Turkey: Westerner in word, anti-Western in deed

The “West”, precisely the European Union and NATO, but many “non-aligned” western countries as well, are currently in a war-like situation. Putin’s Russia appears as an aggressor in Ukraine and even as a threat to Europe since he hints that he may make use of weapons beyond the conventional ones “in case Russia is threatened”. 

In this conjecture, Turkey’s position is welcomed, appreciated, and even praised. Turkey supported the United Nations General Assembly resolution demanding that Russia immediately ends its military operations in Ukraine. 

Lately, Turkey has also made a 180-degree turn trying to improve its relations with France, the USA, and many of its neighboring countries, which have harmonious relations with the “Western world”– Israel, Egypt, Greece, and Saudi Arabia. Turkey hosted the meetings of the Ukraine and Russia delegations that intended to agree on a ceasefire and even peace in Ukraine.  

It is understandable that in this tense period in Europe, these choices of Turkey are preferable to the ones made only a few months ago: A country in close collaboration with Russia and in controversy with many Western countries and/or with the “friends” of the West. 

A closer look, however, sheds some shadows to this appreciation of Turkey. Russia is not so much concerned about what the world would say but rather of what the countries involved would do. The economic sanctions are what worries Russia. And on this matter, Turkey is on the side of Russia. Not only does it not participate in this campaign of conducting sanctions, but on the contrary, it supports Russia by establishing an outlet for its products. Turkey also hosts and saves the yachts and the deposits of the “oligarchs”. Turkey has turned into a sanctuary for the supporters of Putin.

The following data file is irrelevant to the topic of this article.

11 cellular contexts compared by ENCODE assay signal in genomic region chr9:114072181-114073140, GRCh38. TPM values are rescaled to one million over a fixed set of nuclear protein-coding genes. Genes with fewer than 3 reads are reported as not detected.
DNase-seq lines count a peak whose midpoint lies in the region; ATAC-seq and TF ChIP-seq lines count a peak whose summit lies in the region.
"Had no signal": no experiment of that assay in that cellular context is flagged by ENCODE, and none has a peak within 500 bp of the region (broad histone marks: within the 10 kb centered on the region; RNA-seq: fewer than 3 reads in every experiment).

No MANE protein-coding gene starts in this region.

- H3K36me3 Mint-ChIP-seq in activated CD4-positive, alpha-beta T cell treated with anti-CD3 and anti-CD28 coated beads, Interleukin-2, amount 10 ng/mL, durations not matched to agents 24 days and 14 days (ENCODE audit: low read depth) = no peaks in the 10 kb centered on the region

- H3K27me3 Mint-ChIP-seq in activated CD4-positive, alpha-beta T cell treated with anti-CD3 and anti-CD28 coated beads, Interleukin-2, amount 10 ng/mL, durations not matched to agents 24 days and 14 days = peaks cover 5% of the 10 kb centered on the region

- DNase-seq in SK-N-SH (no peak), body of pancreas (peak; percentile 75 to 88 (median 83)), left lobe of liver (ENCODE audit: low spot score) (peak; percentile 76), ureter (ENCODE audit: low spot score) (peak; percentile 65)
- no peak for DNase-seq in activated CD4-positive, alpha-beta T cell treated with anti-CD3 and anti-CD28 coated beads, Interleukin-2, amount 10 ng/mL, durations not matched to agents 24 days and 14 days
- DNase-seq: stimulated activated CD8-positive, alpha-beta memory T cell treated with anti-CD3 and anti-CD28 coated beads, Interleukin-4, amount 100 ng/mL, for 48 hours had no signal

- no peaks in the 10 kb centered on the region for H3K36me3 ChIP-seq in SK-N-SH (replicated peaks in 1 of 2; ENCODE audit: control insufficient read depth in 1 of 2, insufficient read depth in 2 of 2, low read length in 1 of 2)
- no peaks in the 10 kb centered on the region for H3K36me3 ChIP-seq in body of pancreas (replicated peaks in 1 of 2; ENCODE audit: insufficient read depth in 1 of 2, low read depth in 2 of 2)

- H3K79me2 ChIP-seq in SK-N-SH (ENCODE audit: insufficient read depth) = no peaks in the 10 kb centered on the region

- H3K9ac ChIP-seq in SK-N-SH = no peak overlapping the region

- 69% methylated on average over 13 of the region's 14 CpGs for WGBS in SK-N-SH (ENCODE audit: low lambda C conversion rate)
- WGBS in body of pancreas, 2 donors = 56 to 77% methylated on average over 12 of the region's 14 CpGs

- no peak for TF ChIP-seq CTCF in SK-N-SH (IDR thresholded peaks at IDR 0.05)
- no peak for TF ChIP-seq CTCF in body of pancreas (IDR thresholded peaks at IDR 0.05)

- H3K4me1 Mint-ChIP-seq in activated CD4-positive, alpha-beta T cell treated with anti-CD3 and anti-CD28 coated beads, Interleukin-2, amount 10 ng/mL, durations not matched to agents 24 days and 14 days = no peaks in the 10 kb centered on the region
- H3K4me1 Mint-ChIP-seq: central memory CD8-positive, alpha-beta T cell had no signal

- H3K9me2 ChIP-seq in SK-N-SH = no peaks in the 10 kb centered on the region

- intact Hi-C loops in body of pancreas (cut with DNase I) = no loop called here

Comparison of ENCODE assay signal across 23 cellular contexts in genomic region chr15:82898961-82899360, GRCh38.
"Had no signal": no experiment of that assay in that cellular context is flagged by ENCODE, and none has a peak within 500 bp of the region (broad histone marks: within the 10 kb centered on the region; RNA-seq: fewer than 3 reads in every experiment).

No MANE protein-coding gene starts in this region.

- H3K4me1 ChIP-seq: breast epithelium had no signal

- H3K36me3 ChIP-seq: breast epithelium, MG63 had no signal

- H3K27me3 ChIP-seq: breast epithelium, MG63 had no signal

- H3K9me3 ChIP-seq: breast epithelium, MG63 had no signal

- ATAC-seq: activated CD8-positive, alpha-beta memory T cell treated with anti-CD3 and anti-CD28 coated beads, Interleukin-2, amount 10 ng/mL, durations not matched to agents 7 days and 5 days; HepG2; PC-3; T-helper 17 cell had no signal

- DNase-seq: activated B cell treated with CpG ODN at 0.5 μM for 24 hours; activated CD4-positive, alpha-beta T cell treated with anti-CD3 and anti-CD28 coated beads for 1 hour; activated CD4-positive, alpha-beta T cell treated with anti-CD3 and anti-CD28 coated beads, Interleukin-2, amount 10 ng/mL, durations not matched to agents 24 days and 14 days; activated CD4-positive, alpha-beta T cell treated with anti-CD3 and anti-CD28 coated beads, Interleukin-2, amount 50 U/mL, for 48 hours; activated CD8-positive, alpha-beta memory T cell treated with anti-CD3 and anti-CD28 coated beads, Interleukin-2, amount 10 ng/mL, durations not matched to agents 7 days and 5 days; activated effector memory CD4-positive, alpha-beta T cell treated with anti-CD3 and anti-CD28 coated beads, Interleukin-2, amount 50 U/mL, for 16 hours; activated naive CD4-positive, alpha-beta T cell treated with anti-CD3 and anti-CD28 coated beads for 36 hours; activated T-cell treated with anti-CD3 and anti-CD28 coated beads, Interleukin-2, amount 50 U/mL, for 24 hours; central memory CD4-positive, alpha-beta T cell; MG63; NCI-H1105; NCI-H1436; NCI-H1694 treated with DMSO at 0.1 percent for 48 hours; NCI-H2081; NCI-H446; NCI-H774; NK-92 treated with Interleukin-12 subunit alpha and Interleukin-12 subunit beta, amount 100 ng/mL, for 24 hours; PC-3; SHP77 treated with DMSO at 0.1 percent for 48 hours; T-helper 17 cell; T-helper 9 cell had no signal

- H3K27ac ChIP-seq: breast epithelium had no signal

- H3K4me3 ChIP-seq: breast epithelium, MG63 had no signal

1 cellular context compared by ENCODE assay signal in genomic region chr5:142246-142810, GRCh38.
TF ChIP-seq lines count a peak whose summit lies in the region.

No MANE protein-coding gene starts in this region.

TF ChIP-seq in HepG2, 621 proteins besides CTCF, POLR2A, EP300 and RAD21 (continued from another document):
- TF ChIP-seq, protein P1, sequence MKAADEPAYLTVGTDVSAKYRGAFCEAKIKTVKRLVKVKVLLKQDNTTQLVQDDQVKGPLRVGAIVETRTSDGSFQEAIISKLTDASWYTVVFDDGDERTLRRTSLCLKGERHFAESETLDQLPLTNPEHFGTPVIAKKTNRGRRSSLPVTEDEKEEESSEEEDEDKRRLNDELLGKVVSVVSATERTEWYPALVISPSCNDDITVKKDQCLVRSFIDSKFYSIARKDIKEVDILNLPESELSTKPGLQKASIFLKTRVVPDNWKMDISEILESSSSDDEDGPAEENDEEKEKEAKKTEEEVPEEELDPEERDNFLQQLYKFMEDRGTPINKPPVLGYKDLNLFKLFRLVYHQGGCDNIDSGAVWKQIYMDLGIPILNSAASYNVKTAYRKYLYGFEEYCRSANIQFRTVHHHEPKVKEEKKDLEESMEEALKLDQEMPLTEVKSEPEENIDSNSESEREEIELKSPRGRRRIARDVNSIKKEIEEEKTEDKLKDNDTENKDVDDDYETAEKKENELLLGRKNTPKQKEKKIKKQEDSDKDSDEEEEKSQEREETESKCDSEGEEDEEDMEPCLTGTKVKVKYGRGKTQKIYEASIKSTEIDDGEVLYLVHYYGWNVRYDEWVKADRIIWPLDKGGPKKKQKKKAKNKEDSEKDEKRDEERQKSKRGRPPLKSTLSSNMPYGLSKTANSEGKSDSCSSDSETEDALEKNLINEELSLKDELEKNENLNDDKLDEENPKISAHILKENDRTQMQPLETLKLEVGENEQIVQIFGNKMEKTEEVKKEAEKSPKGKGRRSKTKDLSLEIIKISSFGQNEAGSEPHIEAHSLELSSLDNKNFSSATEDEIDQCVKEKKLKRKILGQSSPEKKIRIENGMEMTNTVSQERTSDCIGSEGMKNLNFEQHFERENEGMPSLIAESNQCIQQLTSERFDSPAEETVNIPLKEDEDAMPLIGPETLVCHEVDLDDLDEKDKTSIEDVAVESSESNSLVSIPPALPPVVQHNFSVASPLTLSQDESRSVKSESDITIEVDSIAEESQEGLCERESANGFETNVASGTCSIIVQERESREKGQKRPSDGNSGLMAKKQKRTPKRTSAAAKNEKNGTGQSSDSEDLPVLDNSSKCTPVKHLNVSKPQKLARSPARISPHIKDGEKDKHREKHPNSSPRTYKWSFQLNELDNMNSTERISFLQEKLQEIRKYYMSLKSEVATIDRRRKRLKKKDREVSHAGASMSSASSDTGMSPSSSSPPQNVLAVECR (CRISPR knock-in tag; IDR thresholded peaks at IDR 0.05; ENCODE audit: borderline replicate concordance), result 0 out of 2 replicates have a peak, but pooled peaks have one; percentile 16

This service is accompanied with close economic relations with Russia. There was no sign of wavering on this issue. Turkey is obliged to obey Russia which is building a nuclear power center in Turkey. It also bought the Russian S-400 missile system and insists on keeping it despite the stern reaction of the USA.

Still, Turkey could have been considered as complying with some “Western” principles had the contradictions been limited to its choices in its international relations. However, the regime itself is in a direct contrast with the Western world. 

According to the Freedom House report of 2022, “On Balance, antidemocratic forces appeared to have the upper hand in Turkey, which once again ranked as the least free country in the region.”

The Human Rights Watch report is of similar nature. “The authoritarian and highly centralized presidential government of Recep Tayyip Erdoğan has set back Turkey’s human rights record by decades, targeting perceived government critics and political opponents, profoundly undermining the independence of the judiciary, and hollowing out democratic institutions.”